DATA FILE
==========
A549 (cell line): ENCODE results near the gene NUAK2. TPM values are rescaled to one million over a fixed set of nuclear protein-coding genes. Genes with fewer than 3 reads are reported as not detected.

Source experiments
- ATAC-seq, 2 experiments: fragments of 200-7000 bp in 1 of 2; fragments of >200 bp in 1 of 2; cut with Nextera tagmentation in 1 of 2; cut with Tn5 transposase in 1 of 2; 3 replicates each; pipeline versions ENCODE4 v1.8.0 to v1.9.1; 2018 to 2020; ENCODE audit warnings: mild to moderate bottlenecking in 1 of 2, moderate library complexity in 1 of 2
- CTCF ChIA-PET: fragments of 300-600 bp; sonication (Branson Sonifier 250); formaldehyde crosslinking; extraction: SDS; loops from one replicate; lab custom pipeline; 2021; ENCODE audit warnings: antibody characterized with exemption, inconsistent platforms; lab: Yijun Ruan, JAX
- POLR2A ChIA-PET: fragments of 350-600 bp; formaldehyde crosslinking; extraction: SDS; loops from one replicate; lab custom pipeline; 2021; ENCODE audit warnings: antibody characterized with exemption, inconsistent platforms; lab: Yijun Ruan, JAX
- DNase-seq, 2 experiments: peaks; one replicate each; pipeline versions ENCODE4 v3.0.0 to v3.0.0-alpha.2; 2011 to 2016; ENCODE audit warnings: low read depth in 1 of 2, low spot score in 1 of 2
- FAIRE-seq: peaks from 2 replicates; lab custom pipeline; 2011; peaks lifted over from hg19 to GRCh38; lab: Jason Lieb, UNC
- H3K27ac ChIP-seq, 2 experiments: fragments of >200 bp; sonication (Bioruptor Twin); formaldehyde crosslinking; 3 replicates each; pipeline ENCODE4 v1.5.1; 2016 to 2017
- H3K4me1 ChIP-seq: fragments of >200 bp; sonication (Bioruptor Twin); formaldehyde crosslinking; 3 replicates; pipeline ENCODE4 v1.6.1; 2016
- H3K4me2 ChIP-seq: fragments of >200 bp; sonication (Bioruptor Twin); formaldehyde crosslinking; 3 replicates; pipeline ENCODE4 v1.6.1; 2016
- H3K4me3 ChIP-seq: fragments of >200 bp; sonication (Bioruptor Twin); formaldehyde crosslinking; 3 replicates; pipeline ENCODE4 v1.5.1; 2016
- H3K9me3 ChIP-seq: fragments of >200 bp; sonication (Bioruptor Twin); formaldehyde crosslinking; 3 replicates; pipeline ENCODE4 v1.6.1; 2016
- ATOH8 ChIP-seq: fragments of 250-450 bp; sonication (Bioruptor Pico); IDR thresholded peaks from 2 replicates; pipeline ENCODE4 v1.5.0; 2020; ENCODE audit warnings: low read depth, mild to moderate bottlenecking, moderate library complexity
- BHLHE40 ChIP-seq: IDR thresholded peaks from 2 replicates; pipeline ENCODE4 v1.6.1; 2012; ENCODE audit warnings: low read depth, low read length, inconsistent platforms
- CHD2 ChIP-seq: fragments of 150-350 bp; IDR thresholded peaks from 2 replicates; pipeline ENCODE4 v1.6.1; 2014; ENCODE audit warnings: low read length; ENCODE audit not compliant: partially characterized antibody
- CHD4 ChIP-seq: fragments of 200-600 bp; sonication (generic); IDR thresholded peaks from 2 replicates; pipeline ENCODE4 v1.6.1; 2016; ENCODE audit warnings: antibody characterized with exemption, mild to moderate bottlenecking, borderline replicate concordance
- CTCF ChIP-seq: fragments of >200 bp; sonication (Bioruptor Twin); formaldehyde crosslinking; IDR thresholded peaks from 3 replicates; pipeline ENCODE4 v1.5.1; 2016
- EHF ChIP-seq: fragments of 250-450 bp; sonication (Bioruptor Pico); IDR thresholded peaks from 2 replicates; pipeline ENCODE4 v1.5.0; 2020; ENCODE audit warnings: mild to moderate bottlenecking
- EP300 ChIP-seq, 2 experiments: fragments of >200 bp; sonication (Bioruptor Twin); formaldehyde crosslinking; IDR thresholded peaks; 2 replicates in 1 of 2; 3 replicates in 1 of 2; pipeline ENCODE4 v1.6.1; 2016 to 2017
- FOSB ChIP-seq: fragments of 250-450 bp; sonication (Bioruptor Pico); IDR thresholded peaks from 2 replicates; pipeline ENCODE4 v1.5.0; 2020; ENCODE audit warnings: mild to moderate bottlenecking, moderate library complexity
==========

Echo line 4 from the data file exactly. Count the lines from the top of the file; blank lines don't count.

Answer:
- CTCF ChIA-PET: fragments of 300-600 bp; sonication (Branson Sonifier 250); formaldehyde crosslinking; extraction: SDS; loops from one replicate; lab custom pipeline; 2021; ENCODE audit warnings: antibody characterized with exemption, inconsistent platforms; lab: Yijun Ruan, JAX